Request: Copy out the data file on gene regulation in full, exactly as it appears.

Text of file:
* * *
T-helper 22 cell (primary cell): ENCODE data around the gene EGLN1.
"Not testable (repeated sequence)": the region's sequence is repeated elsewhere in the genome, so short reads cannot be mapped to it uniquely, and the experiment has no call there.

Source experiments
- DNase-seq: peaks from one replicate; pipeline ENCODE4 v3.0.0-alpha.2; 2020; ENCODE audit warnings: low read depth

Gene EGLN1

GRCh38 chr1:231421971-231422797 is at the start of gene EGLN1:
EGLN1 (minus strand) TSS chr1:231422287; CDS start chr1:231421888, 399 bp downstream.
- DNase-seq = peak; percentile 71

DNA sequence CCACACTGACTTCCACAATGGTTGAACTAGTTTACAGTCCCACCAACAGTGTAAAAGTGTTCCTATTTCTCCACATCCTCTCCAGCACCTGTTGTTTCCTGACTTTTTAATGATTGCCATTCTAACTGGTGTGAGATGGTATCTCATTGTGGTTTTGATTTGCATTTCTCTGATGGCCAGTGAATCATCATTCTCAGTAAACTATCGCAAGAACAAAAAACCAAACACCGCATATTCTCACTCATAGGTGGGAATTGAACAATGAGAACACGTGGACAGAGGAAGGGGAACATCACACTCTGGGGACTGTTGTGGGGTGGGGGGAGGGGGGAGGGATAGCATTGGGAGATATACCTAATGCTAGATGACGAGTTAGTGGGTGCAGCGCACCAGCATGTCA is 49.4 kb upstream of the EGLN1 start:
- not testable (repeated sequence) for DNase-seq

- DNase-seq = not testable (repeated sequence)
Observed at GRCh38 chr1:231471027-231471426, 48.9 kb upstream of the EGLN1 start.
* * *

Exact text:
T-helper 22 cell (primary cell): ENCODE data around the gene EGLN1.
"Not testable (repeated sequence)": the region's sequence is repeated elsewhere in the genome, so short reads cannot be mapped to it uniquely, and the experiment has no call there.

Source experiments
- DNase-seq: peaks from one replicate; pipeline ENCODE4 v3.0.0-alpha.2; 2020; ENCODE audit warnings: low read depth

Gene EGLN1

GRCh38 chr1:231421971-231422797 is at the start of gene EGLN1:
EGLN1 (minus strand) TSS chr1:231422287; CDS start chr1:231421888, 399 bp downstream.
- DNase-seq = peak; percentile 71

DNA sequence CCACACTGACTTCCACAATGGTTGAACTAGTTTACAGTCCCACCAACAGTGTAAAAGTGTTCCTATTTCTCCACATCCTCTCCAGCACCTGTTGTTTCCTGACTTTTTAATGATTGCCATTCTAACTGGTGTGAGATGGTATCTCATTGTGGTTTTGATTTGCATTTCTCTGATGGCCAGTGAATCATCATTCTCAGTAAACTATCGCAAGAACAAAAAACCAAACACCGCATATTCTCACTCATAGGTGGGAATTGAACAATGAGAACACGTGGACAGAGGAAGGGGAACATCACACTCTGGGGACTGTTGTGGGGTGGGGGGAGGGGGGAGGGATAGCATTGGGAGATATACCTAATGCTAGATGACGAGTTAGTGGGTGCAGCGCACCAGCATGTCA is 49.4 kb upstream of the EGLN1 start:
- not testable (repeated sequence) for DNase-seq

- DNase-seq = not testable (repeated sequence)
Observed at GRCh38 chr1:231471027-231471426, 48.9 kb upstream of the EGLN1 start.